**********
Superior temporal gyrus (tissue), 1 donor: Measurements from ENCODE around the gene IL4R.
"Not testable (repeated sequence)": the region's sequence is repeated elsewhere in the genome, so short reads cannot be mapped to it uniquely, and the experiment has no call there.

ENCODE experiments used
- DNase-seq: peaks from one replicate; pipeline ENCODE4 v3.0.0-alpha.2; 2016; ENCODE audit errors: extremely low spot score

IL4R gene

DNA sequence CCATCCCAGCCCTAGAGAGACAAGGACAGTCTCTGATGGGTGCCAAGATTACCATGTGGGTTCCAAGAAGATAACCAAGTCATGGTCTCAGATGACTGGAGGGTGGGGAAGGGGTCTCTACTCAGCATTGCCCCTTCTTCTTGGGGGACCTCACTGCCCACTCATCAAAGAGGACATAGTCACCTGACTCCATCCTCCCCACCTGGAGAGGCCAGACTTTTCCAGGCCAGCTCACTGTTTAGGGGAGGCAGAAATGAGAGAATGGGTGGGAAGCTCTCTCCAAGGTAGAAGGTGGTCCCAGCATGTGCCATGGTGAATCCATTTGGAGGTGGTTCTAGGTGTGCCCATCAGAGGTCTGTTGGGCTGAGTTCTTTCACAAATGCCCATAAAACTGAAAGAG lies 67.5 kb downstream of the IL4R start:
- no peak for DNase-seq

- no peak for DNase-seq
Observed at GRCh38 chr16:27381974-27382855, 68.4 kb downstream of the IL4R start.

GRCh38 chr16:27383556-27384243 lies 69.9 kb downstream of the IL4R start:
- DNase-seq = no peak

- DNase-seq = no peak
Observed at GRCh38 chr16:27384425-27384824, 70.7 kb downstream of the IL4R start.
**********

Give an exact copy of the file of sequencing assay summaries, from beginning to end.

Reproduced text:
Superior temporal gyrus (tissue), 1 donor: Measurements from ENCODE around the gene IL4R.
"Not testable (repeated sequence)": the region's sequence is repeated elsewhere in the genome, so short reads cannot be mapped to it uniquely, and the experiment has no call there.

ENCODE experiments used
- DNase-seq: peaks from one replicate; pipeline ENCODE4 v3.0.0-alpha.2; 2016; ENCODE audit errors: extremely low spot score

IL4R gene

DNA sequence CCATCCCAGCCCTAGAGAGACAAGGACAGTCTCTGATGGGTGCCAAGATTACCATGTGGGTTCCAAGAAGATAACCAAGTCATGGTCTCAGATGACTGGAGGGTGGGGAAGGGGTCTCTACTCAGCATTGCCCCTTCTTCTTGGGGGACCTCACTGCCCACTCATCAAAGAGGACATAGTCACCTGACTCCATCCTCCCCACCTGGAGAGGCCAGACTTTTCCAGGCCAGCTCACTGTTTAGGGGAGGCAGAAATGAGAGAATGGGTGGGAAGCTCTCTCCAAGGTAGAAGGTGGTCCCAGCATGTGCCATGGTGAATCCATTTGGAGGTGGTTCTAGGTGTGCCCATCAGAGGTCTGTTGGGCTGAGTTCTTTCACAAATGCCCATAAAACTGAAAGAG lies 67.5 kb downstream of the IL4R start:
- no peak for DNase-seq

- no peak for DNase-seq
Observed at GRCh38 chr16:27381974-27382855, 68.4 kb downstream of the IL4R start.

GRCh38 chr16:27383556-27384243 lies 69.9 kb downstream of the IL4R start:
- DNase-seq = no peak

- DNase-seq = no peak
Observed at GRCh38 chr16:27384425-27384824, 70.7 kb downstream of the IL4R start.